Headin' east on 141st, I watched a Loggerhead Shrike bug-hunting (and catching!) for a bit, then found a second Shrike a little farther on.  During the past couple years that I've lived in Tulsa, I've often found shrikes along this stretch of road and can only hope they're nesting down there somewhere.

     Turned south on Garnett and enjoyed a private serenade by a Western Meadowlark as he grazed right on the edge of the road.  He'd raise his head about every 15 seconds, stand up straight and tall, open his mouth, and sing me his song.  I'm still waiting for the Dickcissels to return and listen eagerly for them everytime I go down to the sod farms, but so far have only found the meadowlarks.  Then a couple Barn Swallows zipped by.  Have you ever watched them fly??  Flying on a Barn Swallow looks like SO much fun, I wish _I_ could do it.

     Over in that lake east of Garnett, I found about 20 Canada Geese, a small flock of No. Shovelers, a couple Gadwall, and a Mallard.  Only the one sandpiper and a Mockingbird at the sewage treatment plant.  I admired the Mocker's innovative song platform:  he's learned that if he sings under those open-air steel buildings, his song echoes beauti-fully (and loudly!) from under the roof.

     Just beyond the sewage treatment plant, I watched a Mockingbird fussin' with a mouthful of soft flossy lookin' stuff, and thought she was delivering it as a lining for her nest (which was right beside her).  I watched a little longer and suddenly realized that she was STEALING the nest lining of some other bird; that wasn't HER nest up there at all!!  Well, she kept fussing with the flossy stuff until she had a good mouthful of it and then she turned and flew to an evergreen bush beside a house across the street.  I thought, "well, you rascal, you!!"

     I drove east down 151st and turned north on 129th E. Avenue, continuing up to the bridge where I always look for swallows (and didn't find any) so drove on up to the levy to turn around.  There's a really neat swampy pond down below and east of the road, just north of the levy, and what do you think I found down there??  A flock of about a dozen Blue-winged Teal (which is a yearbird for me) and ONE male Cinnamon Teal.  Oh, he was AWESOME!!!  Next to him, the  Blue-winged Teals looked like black-and-white photographs.  I've only seen Cinnamon Teal half-a-dozen times in my life, the first one at the Cache sewage lagoons in 1999, and the last time at Hackberry Flats with Phil Floyd a year ago, so this was a REAL treat!!  The sky was cloudin' over getting ready to rain and the wind was pickin' up but I braved the elements to stand out in the cold for about 10-15 minutes and watched every move that Cinnamon Teal made.  Beautiful!!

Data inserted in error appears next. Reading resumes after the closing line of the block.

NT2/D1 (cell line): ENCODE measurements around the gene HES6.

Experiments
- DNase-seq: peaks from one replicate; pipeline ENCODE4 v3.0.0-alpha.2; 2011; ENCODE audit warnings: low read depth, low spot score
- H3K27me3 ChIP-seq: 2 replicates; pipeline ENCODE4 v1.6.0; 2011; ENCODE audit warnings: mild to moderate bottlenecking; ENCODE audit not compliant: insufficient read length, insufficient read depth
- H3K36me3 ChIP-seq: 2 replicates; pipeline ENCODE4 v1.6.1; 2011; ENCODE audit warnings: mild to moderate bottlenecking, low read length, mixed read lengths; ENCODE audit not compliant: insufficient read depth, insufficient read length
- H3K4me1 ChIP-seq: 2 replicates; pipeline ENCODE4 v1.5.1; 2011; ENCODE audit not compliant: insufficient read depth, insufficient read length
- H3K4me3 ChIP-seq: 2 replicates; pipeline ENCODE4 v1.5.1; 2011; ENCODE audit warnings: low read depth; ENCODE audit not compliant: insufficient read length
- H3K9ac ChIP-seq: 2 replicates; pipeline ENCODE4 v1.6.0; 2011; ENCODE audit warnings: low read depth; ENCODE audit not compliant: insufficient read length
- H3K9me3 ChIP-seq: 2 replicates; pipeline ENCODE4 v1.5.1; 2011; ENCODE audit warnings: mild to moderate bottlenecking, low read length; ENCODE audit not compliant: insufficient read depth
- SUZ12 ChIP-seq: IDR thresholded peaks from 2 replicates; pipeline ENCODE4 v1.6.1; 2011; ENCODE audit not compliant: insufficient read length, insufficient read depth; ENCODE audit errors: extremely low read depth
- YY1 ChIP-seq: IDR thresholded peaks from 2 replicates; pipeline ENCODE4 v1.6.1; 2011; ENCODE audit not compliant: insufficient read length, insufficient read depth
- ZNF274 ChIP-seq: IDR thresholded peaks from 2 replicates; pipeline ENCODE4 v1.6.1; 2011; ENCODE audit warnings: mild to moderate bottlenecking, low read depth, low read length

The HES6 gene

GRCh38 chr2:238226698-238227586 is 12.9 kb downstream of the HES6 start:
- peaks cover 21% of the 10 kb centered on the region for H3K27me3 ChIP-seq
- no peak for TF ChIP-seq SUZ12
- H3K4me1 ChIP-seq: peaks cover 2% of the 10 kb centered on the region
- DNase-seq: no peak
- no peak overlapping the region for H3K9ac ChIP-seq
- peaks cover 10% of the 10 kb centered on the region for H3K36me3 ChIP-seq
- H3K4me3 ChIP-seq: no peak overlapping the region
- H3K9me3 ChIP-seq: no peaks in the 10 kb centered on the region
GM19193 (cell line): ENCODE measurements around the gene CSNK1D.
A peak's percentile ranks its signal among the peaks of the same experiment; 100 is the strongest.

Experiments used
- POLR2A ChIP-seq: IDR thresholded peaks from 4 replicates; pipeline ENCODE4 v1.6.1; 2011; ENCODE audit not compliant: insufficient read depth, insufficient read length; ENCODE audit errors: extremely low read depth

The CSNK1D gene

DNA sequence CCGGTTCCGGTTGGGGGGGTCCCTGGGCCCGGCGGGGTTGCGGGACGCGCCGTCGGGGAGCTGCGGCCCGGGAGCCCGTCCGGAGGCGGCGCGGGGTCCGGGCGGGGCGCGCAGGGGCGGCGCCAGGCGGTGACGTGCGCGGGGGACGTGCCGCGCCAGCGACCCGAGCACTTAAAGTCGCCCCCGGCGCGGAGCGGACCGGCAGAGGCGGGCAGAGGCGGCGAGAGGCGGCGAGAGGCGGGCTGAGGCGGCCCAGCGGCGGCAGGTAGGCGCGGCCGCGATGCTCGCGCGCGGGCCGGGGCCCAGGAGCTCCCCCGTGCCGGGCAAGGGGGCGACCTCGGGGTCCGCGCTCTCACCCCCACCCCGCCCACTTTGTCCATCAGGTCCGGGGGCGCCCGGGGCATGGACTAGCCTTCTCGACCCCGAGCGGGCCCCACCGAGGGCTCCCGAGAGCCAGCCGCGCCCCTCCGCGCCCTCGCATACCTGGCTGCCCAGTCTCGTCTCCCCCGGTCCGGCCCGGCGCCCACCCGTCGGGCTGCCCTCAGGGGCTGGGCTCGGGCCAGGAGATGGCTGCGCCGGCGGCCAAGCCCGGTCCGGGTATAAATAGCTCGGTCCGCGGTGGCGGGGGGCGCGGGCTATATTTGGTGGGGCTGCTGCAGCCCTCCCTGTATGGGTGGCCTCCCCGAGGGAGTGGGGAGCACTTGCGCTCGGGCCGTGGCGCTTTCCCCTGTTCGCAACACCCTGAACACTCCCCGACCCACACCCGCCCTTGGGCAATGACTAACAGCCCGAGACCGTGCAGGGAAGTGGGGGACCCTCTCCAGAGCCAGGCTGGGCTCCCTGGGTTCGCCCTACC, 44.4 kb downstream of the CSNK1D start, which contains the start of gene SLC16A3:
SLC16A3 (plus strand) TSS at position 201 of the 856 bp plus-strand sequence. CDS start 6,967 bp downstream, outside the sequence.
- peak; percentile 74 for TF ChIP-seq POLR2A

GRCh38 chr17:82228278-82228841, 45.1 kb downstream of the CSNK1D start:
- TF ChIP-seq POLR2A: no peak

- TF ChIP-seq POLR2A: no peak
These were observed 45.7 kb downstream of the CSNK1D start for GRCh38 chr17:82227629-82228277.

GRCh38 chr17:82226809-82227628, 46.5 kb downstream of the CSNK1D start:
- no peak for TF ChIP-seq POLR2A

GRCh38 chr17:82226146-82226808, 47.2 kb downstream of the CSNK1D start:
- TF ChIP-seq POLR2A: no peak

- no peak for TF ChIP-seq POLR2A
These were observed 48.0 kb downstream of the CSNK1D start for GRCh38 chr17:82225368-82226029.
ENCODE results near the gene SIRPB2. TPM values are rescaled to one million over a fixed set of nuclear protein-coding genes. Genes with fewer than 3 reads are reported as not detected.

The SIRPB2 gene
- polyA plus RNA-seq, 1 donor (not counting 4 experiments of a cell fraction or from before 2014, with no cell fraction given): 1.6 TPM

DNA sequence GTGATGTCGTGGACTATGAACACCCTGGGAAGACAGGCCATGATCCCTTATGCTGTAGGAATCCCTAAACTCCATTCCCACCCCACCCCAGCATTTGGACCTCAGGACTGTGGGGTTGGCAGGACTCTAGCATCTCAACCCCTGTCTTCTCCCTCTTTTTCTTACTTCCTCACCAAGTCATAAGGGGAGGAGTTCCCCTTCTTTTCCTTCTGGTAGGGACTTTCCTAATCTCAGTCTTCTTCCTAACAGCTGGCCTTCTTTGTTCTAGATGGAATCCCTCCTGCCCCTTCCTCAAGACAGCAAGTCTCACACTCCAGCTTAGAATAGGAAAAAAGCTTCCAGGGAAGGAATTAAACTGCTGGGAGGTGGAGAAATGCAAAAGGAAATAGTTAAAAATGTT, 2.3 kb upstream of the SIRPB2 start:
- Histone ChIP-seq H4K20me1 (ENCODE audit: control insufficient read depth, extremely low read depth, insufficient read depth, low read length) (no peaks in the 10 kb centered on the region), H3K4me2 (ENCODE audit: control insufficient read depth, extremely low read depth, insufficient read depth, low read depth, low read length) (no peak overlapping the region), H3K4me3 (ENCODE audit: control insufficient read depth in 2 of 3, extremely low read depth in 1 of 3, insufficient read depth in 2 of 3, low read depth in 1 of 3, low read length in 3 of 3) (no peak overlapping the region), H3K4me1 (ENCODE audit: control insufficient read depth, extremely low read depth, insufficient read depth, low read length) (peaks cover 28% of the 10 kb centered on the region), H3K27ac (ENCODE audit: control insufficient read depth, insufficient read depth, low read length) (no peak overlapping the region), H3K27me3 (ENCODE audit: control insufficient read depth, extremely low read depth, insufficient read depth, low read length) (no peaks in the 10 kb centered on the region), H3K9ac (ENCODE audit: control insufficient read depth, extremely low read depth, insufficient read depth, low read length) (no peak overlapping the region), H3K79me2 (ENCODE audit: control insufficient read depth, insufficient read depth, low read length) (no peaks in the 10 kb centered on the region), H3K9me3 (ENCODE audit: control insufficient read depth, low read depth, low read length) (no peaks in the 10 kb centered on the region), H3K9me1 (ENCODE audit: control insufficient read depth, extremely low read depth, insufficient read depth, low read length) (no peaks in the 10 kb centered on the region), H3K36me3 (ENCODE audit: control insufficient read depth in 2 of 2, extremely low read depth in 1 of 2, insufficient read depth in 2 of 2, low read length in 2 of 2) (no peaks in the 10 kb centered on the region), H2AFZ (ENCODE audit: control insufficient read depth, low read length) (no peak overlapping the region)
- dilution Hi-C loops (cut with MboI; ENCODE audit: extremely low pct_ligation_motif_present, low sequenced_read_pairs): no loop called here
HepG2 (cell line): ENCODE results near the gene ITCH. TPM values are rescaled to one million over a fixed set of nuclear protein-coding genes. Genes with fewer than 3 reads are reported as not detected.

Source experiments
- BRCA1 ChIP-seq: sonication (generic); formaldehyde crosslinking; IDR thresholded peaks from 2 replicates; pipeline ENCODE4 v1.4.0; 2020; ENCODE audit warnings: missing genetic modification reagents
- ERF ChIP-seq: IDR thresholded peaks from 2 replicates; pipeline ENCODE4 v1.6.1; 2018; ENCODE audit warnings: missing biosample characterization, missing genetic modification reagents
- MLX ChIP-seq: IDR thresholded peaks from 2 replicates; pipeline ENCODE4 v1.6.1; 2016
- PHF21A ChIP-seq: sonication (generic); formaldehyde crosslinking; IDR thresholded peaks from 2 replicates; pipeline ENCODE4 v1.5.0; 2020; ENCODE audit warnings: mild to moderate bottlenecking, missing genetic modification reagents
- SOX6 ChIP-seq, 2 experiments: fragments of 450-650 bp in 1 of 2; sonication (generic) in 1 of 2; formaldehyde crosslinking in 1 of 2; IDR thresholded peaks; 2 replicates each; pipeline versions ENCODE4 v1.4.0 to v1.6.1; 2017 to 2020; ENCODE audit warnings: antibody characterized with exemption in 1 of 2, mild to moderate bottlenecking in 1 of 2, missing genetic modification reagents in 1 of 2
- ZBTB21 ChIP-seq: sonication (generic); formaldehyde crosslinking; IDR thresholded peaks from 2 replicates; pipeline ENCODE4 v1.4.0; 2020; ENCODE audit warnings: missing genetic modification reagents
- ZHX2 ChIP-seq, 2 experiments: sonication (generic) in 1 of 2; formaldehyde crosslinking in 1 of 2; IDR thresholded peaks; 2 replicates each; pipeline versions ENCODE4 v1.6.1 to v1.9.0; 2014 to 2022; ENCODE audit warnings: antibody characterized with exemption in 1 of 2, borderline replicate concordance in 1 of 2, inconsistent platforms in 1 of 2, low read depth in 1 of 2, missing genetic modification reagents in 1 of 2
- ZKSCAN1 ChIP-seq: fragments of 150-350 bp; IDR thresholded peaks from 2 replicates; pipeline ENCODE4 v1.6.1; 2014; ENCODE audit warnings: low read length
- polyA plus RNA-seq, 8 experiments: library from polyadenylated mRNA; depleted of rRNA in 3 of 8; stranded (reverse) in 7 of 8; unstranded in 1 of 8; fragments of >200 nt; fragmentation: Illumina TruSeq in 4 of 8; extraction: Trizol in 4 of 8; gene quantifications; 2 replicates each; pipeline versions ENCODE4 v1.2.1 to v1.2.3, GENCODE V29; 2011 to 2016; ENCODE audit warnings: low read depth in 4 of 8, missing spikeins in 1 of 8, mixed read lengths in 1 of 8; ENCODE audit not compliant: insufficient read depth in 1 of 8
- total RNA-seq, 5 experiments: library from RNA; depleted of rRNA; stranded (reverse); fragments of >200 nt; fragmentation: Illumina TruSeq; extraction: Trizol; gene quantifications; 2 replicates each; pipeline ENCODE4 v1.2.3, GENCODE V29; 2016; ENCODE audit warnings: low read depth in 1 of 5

Then back west across 141st and suddenly noticed a flock of tiny birds fly across the road and land in a freshly plowed field on my right.  Stopped the car, rolled down the windows, turned off the ignition, and studied those birds.  Now, come Mother's Day, I'll have been seriously bird-watching for 4 years, and anymore, I rarely see a bird that I don't have at least SOME idea of what it is.  But these little guys had me absolutely baffled.  They were small (warbler-sized) with gray backs and wings, thin whitish wingbars and a whitish edge to each wing feather (as their wings were folded against their backs), black underneath their tails but white feathers on the outsides of their tails that flashed when they flew.  They had white eyebrows that started just above or slightly behind their eyes, small dark bills, and white lores, throats, and bellies.  But the field mark that puzzled me the most was their breast markings:  some had dark blackish streaks on their breasts like the dappled collar of a Lincoln's Sparrow (without the buffy undercolor).  But others had light brownish "necklaces" of spots on their creamy breasts, and a few even had some light buffy feathers comin' in on their flanks and bellies.  I tell ya, I was clueless!  In my head, I went through all the sparrows I could think of but I knew these guys weren't sparrows, nor did they look like any warbler I could find in the book.  Funny thing was, they _walked_ across the dirt, occasionally spurting ahead in a kind of run when they saw some kind of bug or seed (couldn't tell what they were eating, exactly, but it looked to be tasty from the way they were goin' at it).  Then I noticed one of 'em stopped walking/running, stood straight up, and bobbed his fanny.  At least, a clue!! and that's when I finally found these little guys in my field guide:  American Pipits.  The bobbing fanny was the clincher.  I've never seen Pipits in a flock before; usually see only one bird by itself.  Also, I didn't remember how small pipits were; I remembered the Sprague's Pipit I saw in 1999 as being nearer the size of a robin!  Anyway, these were  American Pipits, a whole flock of 'em!! and I got to listen to their tinkling little calls as they flew about and must've sat beside that field and watched 'em hunting for half-an-hour!!

     All-in-all, it was a very good afternoon despite the cold and I enjoyed it muchly.
Haikey Creek Park and
the Bixby Sod Farms ("Owl Alley")

Tulsa, Oklahoma
March 23, 2002
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Story (c) Copyrighted by Cyndie Browning 2002